In the previous post, I introduced our school’s model for reaching every student with Social Emotional learning through peer instruction.
Each semester a teacher the Principal, Tim Olietti and I hand-pick a cross-section of eighth graders to represent their peers. All year, I watch students as they interact in the lunchroom, the hallway, at assemblies and get classroom feedback from teachers. I look for students who are either very well connected in a peer group and a few students who have apparently small networks. Sometimes I find students who express some anxiety or even those with more overt behavioral challenges. Our school already has a class called “Leadership” The students who tend to choose that class are interested in leading the school through the ASB program. Many of our students consider the “leadership’ class to be filled with popular kids. Which is great, because, by definition, elected leaders tend to be popular.
The Voices students are different. While they do have a choice in participating, they do not get to choose the class as one of their electives. It is also different, because these students miss out on the social aspect of their lunchtime, once a week. Classtime is spent diving into research about the human brain, emotions, learning, and implications of communication theory. My students report “I spend more time learning science in this class than I have in three years of science class.”
As mentioned in the previous post, we meet every day for 45 minutes. Then besides building capacity in social-emotional learning theory, they also give their voice as we develop an interactive lesson they will teach to the entire student body. They inspire the content of the lesson as well as give clear feedback on how to make the lesson interactive.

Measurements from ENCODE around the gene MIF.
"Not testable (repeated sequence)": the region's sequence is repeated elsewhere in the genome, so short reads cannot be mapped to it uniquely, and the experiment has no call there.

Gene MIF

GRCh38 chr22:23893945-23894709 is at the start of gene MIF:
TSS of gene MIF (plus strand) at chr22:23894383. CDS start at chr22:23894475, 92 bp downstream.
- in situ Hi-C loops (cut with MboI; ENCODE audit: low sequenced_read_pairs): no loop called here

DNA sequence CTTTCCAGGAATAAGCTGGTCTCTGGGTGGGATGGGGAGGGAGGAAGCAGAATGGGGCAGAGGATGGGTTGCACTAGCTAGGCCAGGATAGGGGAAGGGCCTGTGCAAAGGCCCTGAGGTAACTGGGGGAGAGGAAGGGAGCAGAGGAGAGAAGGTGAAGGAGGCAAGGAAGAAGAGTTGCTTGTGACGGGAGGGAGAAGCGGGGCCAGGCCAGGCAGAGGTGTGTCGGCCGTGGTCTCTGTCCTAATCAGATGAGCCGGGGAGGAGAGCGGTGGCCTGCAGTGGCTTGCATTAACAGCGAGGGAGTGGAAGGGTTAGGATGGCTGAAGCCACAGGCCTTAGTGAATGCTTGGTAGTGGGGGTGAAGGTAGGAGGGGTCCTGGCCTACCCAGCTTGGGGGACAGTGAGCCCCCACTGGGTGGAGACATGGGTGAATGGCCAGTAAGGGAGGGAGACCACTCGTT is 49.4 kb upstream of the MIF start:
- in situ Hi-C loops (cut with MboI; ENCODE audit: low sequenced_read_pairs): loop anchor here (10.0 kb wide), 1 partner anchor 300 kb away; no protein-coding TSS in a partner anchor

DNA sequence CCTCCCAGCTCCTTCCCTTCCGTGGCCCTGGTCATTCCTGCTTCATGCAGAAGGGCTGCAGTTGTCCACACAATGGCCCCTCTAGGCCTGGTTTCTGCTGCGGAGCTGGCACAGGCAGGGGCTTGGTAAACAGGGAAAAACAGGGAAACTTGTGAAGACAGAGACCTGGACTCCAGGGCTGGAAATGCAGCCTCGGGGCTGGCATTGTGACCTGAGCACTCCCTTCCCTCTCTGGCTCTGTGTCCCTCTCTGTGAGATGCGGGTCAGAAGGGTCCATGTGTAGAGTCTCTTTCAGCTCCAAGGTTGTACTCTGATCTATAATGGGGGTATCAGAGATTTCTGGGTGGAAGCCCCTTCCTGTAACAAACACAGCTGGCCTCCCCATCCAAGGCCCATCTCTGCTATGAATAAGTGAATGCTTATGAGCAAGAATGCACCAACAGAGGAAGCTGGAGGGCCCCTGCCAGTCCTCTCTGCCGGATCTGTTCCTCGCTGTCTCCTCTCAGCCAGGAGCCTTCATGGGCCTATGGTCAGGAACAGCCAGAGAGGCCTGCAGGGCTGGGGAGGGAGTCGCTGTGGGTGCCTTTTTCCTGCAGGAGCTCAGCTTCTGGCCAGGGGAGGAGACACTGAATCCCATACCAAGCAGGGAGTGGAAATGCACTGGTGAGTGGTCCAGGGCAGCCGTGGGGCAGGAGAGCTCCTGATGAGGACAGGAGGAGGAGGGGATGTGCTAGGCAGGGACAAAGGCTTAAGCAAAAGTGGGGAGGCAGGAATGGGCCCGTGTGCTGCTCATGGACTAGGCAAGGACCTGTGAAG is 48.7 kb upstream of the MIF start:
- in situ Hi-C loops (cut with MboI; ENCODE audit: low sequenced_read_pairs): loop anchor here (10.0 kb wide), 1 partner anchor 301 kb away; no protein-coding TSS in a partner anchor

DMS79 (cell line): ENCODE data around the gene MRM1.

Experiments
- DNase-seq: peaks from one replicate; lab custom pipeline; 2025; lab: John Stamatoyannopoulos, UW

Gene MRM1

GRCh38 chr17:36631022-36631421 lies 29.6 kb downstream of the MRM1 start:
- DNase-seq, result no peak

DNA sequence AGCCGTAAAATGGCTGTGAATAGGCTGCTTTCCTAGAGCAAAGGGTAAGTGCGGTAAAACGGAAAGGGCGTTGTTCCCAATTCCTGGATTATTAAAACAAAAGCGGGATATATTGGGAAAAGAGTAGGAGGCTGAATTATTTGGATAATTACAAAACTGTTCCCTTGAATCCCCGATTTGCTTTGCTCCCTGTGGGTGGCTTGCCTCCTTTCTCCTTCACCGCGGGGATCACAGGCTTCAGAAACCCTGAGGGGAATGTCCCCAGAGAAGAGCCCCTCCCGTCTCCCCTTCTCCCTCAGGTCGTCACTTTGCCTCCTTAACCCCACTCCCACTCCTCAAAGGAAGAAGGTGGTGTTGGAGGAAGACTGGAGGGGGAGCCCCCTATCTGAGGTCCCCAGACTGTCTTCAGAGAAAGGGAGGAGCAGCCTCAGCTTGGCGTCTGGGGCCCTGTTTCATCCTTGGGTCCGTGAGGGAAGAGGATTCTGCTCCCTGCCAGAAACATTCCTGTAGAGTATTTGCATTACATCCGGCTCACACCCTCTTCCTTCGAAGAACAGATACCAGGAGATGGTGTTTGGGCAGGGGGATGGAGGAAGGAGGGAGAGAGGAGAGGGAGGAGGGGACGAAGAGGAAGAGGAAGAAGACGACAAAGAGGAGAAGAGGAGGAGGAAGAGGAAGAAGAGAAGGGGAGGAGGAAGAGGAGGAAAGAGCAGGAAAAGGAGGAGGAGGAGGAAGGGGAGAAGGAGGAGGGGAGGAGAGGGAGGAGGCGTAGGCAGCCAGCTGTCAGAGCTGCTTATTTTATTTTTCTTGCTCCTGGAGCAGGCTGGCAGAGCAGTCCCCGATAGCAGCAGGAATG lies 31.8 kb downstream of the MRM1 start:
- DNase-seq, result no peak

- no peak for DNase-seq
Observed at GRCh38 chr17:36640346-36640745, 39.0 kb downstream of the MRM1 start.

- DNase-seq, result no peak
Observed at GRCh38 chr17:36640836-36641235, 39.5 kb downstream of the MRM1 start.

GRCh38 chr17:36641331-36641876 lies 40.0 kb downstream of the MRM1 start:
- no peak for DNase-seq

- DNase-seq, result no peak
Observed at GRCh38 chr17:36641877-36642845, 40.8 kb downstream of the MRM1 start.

The principal, Mr. Olietti, organized our school's academic schedule to accommodate a 20-minute homeroom-type class called Flex. The purpose of the Flex class is to ensure that each student is connected to one teacher in a class that is typically less than 20 students. Teachers use this time to support students executive function development by ensuring they can manage their assignments and build relationships with a smaller group of peers. The teachers also use this time to reinforce school-wide initiatives and expectations. Teachers were to teach one social-emotional learning lesson each week. But, there was a range of interest and fidelity in that model. So, now the Voices students take over each Wednesday.
Once in a while the Voices students organize large school-wide events such as our “Red-Ribbon Week kick off. The students called over 70 representatives from local law enforcement, mental health, and the medical field. They invited them to teach workshops to our students about the implications of decisions with drugs and alcohol. 480 students rotated to three sessions in the half-day event.
Each Wednesday, Voices leave their 4th-period class 10 minutes early, so the can grab their lunch and meet with each other while they go over last minute practice for their lessons.
Our Flex and lunch classes are in three shifts to accommodate the lunch room and rec time. So, the presenters teach three classes each Wednesday reaching all 480 students. The lessons are usually delivered through Google Slides with as many hands-on activities as possible in 20 minutes. We use the notes section in Slides as a script, but as they gain more experience presenting and expertise in the content, presenters rely less on the notes and more on presentation skills.
Just this year, we have covered and practice content related to:
recognizing the difference between rude, mean and bullying
Lessons well received by peers.
The lessons are mostly received with enthusiasm. Students like to hear information about their own social development presented by presenters their own age. There are only a few complaints from students who needed to use that time to complete an assignment for another class. 35% of students in the classes also express discomfort when we have our monthly communication practice. We call the communication classes “Synergy’ lessons. Students are to practice starting conversations and develop them with follow-up questions. This way they can learn more about their peers and are often surprised to find the things they have in common
You’ll learn more about the Synergy Lessons in the next blog post.